So this week I decided to do quite a simple blog, but on a topic that I’ve always struggled to get into my brain. Every experiment and every piece of research talks about variables in varying terminology yet is always something that confuses me each time I read about them. Obviously I understand the dependent and the independent variable. However, when reading through my Andy Field book (having a particularly nerdy moment, it has to be said that these are rare) I’ve come across different types of variables that I’ve never really heard of before.

A binary variable- there are only two categories, for example; yes or no.

It has to be said, that the following I have actually heard of, but I always get confused between which ones should be applied to which research. I’ve included these in my blog in the hope that others like me, who may get slightly more confused than the average population will be able to gain a greater understanding.

A nominal variable- there are more than two categories

Ordinal variable- these are the same as a nominal variable but they have a logical order

Interval variable- equal intervals on the variable represent equal differences in the property being measured

Ratio variable- the same as an interval variable, but the ratios of score on the scale must also make sense.

Variables can also be split into continuous and categorical; binary, nominal and ordinal are all categorical whereas interval and ratio are continuous.

Continuous means that the entities get a distinct score and categorical means that the entities are divided into distinct categories.

So, hopefully after reading this you’ll have gained more of an insight into the wonderful topic of variables.. or just revised something you may have already known. For those of you who may want to read more about variables then its all in Andy Fields ‘Discovering Statistics Using SPSS’ book, or have a look at this website http://www.socialresearchmethods.net/kb/variable.php which explains things quite well too 🙂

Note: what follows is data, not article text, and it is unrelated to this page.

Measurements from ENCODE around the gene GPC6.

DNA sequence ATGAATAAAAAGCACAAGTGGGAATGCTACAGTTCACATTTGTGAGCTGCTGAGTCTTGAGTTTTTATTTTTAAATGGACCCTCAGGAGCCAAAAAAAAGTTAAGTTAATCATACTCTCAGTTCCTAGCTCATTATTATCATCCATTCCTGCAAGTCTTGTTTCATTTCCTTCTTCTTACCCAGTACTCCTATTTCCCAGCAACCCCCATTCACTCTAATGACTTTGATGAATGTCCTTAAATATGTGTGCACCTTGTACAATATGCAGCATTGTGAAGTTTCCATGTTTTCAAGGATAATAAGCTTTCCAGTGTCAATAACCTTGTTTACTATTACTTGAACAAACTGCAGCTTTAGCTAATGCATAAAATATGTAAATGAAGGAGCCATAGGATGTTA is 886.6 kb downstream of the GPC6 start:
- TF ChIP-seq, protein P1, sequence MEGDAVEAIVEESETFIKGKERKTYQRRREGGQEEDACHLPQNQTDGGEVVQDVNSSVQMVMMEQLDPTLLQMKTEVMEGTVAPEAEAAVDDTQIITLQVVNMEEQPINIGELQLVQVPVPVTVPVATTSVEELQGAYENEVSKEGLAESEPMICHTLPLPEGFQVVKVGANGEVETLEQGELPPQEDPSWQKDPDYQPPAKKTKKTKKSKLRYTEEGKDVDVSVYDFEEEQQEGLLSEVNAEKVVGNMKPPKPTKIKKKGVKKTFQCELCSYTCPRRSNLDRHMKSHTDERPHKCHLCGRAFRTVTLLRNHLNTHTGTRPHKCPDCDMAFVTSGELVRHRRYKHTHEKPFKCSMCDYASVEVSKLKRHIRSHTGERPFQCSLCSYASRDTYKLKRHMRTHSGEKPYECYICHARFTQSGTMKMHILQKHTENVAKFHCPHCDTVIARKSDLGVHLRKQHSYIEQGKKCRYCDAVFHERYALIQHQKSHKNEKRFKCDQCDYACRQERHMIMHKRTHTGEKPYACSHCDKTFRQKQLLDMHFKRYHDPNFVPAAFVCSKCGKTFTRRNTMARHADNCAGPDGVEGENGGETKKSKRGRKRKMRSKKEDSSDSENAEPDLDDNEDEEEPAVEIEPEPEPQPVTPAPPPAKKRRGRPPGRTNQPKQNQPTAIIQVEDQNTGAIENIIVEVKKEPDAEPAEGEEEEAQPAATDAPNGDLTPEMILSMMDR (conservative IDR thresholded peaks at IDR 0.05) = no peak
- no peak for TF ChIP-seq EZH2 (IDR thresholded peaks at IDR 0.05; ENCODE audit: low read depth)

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Comments on:"Blog for 05/02/12" (7)giggles20said:I like how you have tackled the issue which many of us undergraduate students struggle to come to terms with. My problem is that I also struggle with knowing what variable comes under what category and your blog is helpful in breaking it down into simple terms, just like the great Andy Field does.I think it would have been a good idea to include some simple examples within your blog, ones which relate to each type of variable. For example in Andy Field’s book of discovering statistics he explains a nominal variable by using the example of being either a vegan, vegetarian or a omnivore. (Andy Field, discovering statistics, 3rd edition). Personally I feel this helps when attempting to learn the different categories with relation to the different variables.

Overall very good blog 🙂

counseyyysaid:I found this really useful to read, and I liked how it was almost like a glossary as well, with the key terms listed and defined. However, the topic of variables has not really been analysed or evaluated, which would of taken this post one step further. Overall it has been helpful and interesting to read 🙂